Information for Candidates

Please check back regularly as information on this page is subject to change and/or additional information may be posted. This information is provided as a courtesy to potential candidates and the City of St. Albert is in no way responsible for errors or omissions. Please consult the Local Authorities Election Act as a comprehensive guide to the election. It is the responsibility of the candidate to read and understand the legislation and bylaw(s) concerning this election. 

Important Dates

March 1, 2022Campaign Disclosure Statement Deadline

Virtual Information Sessions

March 11 - General Information

The City of St. Albert hosted a candidate information session on March 11, 2021 via Zoom. This session covered various general information topics such as; how to file nomination papers, notable changes to rules and regulations, upcoming deadlines and more.
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April 28 - Third-Pary Advertiser Information

The City of St. Albert hosted a candidate information session on April 28, 2021 via Zoom. This session covered third-party advertising information such as eligibility, advertising requirements, finances and more.
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August 31 - General Information

The City of St. Albert hosted a candidate information session on August 31, 2021 via Zoom. This session covered various general information topics such as; signage, Election Day, financials and disclosures, post-election and more.
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Eligibility

A person is eligible to be nominated as a candidate for Councillor or for Mayor if: 

  • They are over the age of 18;
  • They are a Canadian citizen;
  • They have been a resident of the city of St. Albert for at least six (6) consecutive months prior to Nomination Day (or since March 20, 2021); and
  • They are not otherwise ineligible.

Please note that there are ways in which a person may be ineligible to run as a candidate. For a complete listing of ineligibility, please consult the Local Authorities Election Act.

Nominations

Candidates may file nomination papers beginning January 1, 2021. The Returning Officer has directed that nomination papers may be submitted in person by appointment, by using the secure drop box beside the front entry doors of St. Albert Place, or by mail/courier to the City of St. Albert. To make an appointment to submit your nomination papers, please phone 780-418-6663 or email election@stalbert.ca. To submit your papers via mail/courier, please send them to the following mailing address:

St. Albert Place
c/o Elections Coordinator, Legislative Services
5 St. Anne Street
St. Albert, AB
T8N 3Z9

The Nomination must be made in the appropriate form, available for download here:

The completed form must be received by the Returning Officer before 12 noon on September 20, 2021. Nominations received after this deadline cannot be accepted by the Returning Officer.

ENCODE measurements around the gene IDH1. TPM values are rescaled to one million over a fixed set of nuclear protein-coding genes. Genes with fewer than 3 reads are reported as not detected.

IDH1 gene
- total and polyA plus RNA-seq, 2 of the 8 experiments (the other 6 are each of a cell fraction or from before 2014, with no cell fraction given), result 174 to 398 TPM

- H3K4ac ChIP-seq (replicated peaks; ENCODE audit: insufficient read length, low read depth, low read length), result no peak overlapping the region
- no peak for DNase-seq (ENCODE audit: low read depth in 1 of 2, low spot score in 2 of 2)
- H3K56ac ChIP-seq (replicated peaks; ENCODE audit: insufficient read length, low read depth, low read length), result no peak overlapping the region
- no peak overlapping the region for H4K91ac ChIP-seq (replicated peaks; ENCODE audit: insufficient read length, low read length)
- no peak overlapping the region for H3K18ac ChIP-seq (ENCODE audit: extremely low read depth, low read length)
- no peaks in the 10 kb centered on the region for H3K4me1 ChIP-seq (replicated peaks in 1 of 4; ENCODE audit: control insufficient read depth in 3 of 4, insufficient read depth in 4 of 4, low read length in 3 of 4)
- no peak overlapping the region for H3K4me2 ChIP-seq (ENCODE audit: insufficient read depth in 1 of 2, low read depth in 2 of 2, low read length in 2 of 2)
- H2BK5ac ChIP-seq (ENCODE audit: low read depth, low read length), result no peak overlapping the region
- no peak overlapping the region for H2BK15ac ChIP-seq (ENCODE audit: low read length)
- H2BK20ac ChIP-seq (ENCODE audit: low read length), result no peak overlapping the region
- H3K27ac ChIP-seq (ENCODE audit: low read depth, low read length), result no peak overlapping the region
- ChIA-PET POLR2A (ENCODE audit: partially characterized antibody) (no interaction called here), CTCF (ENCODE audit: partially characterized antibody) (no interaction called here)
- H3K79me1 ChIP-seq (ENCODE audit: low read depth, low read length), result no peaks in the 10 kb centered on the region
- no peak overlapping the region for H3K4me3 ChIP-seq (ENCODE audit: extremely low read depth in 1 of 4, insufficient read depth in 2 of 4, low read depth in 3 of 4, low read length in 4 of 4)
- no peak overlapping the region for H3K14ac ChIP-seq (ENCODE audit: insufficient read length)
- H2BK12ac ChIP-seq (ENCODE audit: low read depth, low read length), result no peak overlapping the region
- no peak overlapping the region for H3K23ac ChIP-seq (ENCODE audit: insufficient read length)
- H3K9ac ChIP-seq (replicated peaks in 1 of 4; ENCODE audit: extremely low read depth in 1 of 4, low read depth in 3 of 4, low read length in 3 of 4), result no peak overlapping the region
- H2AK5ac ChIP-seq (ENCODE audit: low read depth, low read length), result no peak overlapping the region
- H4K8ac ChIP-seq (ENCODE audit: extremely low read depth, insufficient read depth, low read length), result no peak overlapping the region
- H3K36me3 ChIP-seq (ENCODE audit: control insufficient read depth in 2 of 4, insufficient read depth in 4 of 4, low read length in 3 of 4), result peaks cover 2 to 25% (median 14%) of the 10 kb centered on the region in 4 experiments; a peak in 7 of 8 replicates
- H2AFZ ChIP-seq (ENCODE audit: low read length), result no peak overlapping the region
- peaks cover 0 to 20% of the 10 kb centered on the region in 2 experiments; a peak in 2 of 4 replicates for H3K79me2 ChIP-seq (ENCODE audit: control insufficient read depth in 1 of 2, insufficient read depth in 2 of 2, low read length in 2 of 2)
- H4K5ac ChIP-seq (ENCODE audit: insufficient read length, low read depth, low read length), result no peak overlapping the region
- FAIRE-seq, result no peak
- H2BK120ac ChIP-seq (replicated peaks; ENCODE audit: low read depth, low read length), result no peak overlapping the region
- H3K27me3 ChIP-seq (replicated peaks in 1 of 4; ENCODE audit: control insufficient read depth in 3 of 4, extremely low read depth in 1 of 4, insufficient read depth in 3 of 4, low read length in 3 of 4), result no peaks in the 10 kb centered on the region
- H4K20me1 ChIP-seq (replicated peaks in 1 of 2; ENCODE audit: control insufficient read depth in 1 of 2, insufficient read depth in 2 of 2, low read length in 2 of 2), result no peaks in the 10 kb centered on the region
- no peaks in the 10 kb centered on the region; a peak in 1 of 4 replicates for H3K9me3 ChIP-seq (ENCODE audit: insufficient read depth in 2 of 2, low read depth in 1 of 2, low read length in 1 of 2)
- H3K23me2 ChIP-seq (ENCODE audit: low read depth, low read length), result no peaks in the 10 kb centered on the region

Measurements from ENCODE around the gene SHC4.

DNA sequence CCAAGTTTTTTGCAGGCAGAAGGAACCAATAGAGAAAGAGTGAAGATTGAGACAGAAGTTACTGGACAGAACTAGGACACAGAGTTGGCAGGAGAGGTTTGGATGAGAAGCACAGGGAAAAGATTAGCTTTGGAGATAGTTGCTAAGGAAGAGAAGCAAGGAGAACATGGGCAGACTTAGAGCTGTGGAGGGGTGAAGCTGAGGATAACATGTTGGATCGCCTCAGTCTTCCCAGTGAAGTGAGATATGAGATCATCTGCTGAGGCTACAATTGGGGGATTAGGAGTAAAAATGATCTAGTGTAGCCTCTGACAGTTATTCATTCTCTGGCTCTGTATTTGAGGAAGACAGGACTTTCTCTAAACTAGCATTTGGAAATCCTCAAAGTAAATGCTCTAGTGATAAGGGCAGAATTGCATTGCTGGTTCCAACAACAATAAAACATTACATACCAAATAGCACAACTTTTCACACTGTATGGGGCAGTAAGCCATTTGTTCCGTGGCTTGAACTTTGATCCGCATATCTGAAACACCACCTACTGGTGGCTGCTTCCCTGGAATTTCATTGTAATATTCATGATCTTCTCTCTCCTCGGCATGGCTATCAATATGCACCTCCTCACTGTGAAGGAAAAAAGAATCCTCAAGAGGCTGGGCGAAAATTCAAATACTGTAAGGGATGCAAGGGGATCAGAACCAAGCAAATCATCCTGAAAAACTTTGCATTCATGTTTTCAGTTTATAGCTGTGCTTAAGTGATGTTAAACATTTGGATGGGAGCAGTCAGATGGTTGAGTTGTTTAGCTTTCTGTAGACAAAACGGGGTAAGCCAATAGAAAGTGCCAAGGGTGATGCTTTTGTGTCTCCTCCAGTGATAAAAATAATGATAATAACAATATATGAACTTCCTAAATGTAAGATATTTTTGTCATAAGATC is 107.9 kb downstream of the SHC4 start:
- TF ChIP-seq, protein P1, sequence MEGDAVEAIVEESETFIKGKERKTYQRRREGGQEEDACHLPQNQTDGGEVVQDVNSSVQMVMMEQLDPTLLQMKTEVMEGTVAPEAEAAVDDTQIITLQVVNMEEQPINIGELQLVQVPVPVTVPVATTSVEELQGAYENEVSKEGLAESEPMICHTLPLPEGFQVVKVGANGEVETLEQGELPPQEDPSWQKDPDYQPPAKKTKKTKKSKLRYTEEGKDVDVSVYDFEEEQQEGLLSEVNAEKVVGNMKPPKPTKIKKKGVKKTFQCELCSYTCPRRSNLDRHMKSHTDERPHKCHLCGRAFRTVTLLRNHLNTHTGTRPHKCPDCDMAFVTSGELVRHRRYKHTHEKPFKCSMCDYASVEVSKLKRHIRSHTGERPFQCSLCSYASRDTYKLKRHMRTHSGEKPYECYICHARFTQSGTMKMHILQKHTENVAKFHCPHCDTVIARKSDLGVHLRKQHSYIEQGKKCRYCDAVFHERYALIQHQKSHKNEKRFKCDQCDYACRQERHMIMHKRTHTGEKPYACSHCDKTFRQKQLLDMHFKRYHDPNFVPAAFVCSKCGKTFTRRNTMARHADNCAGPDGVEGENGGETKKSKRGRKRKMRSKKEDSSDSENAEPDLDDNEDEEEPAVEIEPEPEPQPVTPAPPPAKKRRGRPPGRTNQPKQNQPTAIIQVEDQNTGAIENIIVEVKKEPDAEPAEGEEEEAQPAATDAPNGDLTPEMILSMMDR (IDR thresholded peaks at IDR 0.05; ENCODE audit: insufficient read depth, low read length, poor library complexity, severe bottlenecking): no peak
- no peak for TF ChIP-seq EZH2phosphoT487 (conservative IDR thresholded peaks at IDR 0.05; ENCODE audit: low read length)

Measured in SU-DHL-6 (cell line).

If you are submitting your nomination form via mail, courier, or dropbox it must be commissioned by a Commissioner for Oaths, prior to being delivered.

Please note: If you wish to apply to be a Catholic School Board Trustee or a Public School Board Trustee you must submit appropriate nomination forms directly to the corresponding school board.

Campaign Financials

Receipt for Campaign Contributions:

All candidates must provide any contributor, regardless of the contribution amount, with a receipt which must include the following information:

  • Contributor’s full name
  • Contributor’s address
  • Amount contributed
  • Date the contribution was made to, or received by the candidate
  • Date the receipt was provided back to the contributor
  • Type of contribution (monetary or valued/in-kind)

In-Camera Meetings

Why does Council sometimes meet in private?

For some types of discussions or information sharing, it is important for Council to have meetings that are not open to the public. There are many examples, the most common are:

  • Another party shares proprietary technical or financial information with the City, in confidence, that would harm that party’s competitive position if made public.
  • Information provided to Council could jeopardize the City’s own competitive position if publicly disclosed, such as in the case of negotiations involving acquisition or disposal of an interest in land.
  • Administration wishes to provide Council with advice, proposals, recommendations, analyses or policy options for addressing an issue, but has not yet reached the point of making a formal recommendation for Council debate and decision in an open meeting.
  • Information is shared with Council that, if made public, could jeopardize a law enforcement matter.
  • Information is shared with Council that, if made public, could reveal a person’s private, personal information.
  • Council is briefed on confidential employment or labour matters.
  • Council receives confidential legal advice protected by solicitor and client privilege.

Closed council meetings are a key component of good municipal governance, which is why the authority for closed meetings is set out in the Municipal Government Act. It is important to remember that although a broad range of matters may be lawfully discussed in a closed meeting, the Municipal Government Act specifically prohibits Council from making any decisions in a closed meeting. All decisions are made in meetings open to the public and are recorded in the official meeting minutes.


Candidate Resources



Related Pages

Last edited: October 19, 2021